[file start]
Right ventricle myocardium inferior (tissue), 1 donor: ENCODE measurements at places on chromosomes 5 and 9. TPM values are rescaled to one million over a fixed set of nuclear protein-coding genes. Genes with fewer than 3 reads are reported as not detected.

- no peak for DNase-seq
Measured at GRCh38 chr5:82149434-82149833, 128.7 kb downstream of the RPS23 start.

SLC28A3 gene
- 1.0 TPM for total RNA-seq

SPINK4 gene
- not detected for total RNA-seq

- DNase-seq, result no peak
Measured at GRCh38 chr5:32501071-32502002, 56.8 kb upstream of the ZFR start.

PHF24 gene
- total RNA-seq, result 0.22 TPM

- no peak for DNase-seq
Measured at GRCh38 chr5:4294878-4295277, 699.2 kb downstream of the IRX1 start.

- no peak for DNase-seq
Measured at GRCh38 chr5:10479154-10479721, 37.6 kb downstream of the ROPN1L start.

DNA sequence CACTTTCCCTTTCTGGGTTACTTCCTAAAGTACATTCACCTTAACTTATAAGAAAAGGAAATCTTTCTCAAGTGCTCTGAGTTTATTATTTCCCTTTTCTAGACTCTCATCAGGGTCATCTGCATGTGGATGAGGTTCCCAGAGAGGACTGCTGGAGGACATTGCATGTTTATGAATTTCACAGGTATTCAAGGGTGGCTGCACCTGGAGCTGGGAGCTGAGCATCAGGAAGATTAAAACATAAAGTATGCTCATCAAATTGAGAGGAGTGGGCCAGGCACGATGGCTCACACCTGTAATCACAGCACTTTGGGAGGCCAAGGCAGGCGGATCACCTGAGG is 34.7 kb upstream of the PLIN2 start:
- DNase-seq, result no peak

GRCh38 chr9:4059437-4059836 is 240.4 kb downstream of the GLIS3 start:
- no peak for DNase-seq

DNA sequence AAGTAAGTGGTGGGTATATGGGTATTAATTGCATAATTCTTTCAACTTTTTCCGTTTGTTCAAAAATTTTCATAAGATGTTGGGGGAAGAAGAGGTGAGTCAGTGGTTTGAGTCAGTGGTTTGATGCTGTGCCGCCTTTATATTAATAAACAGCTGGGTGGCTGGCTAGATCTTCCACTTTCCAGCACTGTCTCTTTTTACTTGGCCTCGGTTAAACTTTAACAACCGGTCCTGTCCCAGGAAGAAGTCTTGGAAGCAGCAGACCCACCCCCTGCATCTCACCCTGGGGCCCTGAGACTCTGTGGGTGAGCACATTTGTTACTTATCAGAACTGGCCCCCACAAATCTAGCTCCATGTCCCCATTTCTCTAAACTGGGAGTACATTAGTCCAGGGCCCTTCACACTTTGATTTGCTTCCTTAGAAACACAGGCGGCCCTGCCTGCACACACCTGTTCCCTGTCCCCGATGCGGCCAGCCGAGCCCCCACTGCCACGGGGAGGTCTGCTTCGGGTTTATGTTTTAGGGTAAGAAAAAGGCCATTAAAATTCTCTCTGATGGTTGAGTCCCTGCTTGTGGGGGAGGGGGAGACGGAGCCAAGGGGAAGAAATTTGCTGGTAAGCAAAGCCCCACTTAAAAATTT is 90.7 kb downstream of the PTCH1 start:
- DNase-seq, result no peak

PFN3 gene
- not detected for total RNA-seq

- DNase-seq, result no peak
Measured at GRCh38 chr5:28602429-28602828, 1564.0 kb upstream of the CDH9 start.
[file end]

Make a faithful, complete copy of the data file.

Right ventricle myocardium inferior (tissue), 1 donor: ENCODE measurements at places on chromosomes 5 and 9. TPM values are rescaled to one million over a fixed set of nuclear protein-coding genes. Genes with fewer than 3 reads are reported as not detected.

- no peak for DNase-seq
Measured at GRCh38 chr5:82149434-82149833, 128.7 kb downstream of the RPS23 start.

SLC28A3 gene
- 1.0 TPM for total RNA-seq

SPINK4 gene
- not detected for total RNA-seq

- DNase-seq, result no peak
Measured at GRCh38 chr5:32501071-32502002, 56.8 kb upstream of the ZFR start.

PHF24 gene
- total RNA-seq, result 0.22 TPM

- no peak for DNase-seq
Measured at GRCh38 chr5:4294878-4295277, 699.2 kb downstream of the IRX1 start.

- no peak for DNase-seq
Measured at GRCh38 chr5:10479154-10479721, 37.6 kb downstream of the ROPN1L start.

DNA sequence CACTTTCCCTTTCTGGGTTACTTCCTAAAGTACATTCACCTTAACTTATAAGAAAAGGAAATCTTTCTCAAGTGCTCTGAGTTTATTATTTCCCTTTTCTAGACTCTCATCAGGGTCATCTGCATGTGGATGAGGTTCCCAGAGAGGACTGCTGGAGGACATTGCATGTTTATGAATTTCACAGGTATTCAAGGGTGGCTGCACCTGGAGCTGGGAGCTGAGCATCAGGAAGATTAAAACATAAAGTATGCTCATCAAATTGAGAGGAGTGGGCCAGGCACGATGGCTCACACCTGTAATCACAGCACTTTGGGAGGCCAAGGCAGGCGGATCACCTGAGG is 34.7 kb upstream of the PLIN2 start:
- DNase-seq, result no peak

GRCh38 chr9:4059437-4059836 is 240.4 kb downstream of the GLIS3 start:
- no peak for DNase-seq

DNA sequence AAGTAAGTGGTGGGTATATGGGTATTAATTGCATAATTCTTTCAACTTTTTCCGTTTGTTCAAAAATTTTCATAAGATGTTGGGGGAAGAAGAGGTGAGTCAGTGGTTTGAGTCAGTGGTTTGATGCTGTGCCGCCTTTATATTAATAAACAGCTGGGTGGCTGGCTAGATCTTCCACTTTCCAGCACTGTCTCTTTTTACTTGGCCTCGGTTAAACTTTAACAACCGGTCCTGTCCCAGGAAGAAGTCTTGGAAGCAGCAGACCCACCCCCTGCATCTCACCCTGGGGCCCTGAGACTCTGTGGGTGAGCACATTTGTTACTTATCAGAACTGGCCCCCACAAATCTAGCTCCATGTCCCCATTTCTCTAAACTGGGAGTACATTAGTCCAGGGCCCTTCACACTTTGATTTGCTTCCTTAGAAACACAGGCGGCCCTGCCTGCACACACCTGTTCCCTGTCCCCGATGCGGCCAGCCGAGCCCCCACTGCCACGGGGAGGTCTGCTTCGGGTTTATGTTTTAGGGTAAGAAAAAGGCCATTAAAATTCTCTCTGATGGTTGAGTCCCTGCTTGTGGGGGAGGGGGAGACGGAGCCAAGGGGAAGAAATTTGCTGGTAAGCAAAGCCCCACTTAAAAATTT is 90.7 kb downstream of the PTCH1 start:
- DNase-seq, result no peak

PFN3 gene
- not detected for total RNA-seq

- DNase-seq, result no peak
Measured at GRCh38 chr5:28602429-28602828, 1564.0 kb upstream of the CDH9 start.